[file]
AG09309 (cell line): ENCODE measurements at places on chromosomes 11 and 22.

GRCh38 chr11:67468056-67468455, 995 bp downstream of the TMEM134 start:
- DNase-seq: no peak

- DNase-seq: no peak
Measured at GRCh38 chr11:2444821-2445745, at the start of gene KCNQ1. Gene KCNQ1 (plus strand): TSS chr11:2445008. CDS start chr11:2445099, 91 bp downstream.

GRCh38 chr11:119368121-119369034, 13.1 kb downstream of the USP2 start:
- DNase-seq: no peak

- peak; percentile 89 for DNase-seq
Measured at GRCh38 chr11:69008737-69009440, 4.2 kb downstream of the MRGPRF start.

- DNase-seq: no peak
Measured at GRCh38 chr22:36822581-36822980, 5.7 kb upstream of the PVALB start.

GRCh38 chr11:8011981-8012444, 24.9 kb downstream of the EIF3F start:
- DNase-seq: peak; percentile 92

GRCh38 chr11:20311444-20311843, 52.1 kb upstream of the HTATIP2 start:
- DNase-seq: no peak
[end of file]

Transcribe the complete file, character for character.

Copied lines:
AG09309 (cell line): ENCODE measurements at places on chromosomes 11 and 22.

GRCh38 chr11:67468056-67468455, 995 bp downstream of the TMEM134 start:
- DNase-seq: no peak

- DNase-seq: no peak
Measured at GRCh38 chr11:2444821-2445745, at the start of gene KCNQ1. Gene KCNQ1 (plus strand): TSS chr11:2445008. CDS start chr11:2445099, 91 bp downstream.

GRCh38 chr11:119368121-119369034, 13.1 kb downstream of the USP2 start:
- DNase-seq: no peak

- peak; percentile 89 for DNase-seq
Measured at GRCh38 chr11:69008737-69009440, 4.2 kb downstream of the MRGPRF start.

- DNase-seq: no peak
Measured at GRCh38 chr22:36822581-36822980, 5.7 kb upstream of the PVALB start.

GRCh38 chr11:8011981-8012444, 24.9 kb downstream of the EIF3F start:
- DNase-seq: peak; percentile 92

GRCh38 chr11:20311444-20311843, 52.1 kb upstream of the HTATIP2 start:
- DNase-seq: no peak